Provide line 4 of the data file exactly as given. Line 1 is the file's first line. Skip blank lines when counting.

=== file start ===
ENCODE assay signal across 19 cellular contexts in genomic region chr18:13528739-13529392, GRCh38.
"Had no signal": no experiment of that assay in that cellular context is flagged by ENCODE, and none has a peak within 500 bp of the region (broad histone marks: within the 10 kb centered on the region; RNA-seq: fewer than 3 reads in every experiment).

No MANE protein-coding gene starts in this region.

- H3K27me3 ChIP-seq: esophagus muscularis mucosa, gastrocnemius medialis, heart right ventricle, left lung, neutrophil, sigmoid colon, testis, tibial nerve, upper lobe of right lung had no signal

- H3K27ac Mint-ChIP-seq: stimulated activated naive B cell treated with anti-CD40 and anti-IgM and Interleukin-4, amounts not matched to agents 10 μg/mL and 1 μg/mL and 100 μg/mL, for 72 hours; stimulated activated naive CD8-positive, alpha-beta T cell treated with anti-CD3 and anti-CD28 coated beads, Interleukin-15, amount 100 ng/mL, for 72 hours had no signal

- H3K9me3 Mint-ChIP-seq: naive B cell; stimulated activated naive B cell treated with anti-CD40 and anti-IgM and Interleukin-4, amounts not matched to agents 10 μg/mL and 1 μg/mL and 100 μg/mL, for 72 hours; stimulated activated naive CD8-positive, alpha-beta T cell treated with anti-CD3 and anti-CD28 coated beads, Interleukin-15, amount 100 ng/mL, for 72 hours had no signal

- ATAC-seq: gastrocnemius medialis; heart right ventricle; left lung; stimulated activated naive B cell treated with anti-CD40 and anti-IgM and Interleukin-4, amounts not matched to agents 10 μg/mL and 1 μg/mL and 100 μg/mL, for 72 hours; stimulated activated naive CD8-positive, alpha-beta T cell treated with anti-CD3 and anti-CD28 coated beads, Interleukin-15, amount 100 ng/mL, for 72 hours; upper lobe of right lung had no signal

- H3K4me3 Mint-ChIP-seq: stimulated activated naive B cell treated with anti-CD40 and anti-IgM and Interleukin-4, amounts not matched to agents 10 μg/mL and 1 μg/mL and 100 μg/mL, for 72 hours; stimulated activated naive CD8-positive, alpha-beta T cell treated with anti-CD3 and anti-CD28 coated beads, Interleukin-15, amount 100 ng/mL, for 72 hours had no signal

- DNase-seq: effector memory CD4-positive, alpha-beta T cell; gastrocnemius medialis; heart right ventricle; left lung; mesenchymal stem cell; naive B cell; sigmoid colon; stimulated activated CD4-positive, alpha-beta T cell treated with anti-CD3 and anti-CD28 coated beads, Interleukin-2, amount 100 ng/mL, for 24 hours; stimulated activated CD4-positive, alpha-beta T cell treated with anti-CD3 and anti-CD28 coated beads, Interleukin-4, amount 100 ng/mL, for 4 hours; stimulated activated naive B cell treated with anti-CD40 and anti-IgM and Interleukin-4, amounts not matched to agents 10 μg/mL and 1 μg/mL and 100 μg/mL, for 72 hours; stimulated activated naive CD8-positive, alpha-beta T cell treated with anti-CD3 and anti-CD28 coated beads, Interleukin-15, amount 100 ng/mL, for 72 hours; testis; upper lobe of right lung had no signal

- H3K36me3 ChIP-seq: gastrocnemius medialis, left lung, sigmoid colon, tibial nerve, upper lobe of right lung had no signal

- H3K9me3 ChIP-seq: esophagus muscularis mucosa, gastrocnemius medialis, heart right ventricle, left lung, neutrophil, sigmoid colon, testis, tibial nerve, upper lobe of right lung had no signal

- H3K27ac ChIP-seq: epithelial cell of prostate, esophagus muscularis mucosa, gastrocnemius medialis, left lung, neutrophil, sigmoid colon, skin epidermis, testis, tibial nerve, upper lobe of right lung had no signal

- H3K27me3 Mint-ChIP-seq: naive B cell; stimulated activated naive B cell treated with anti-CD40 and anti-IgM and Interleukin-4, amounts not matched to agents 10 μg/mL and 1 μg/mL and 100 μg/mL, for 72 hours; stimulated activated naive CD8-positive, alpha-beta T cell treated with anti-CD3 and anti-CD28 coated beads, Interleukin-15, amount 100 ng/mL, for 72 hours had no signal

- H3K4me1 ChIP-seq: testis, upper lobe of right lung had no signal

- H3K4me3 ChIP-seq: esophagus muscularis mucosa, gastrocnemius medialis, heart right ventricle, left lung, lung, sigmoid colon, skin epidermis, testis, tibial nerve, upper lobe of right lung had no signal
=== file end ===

- H3K27me3 ChIP-seq: esophagus muscularis mucosa, gastrocnemius medialis, heart right ventricle, left lung, neutrophil, sigmoid colon, testis, tibial nerve, upper lobe of right lung had no signal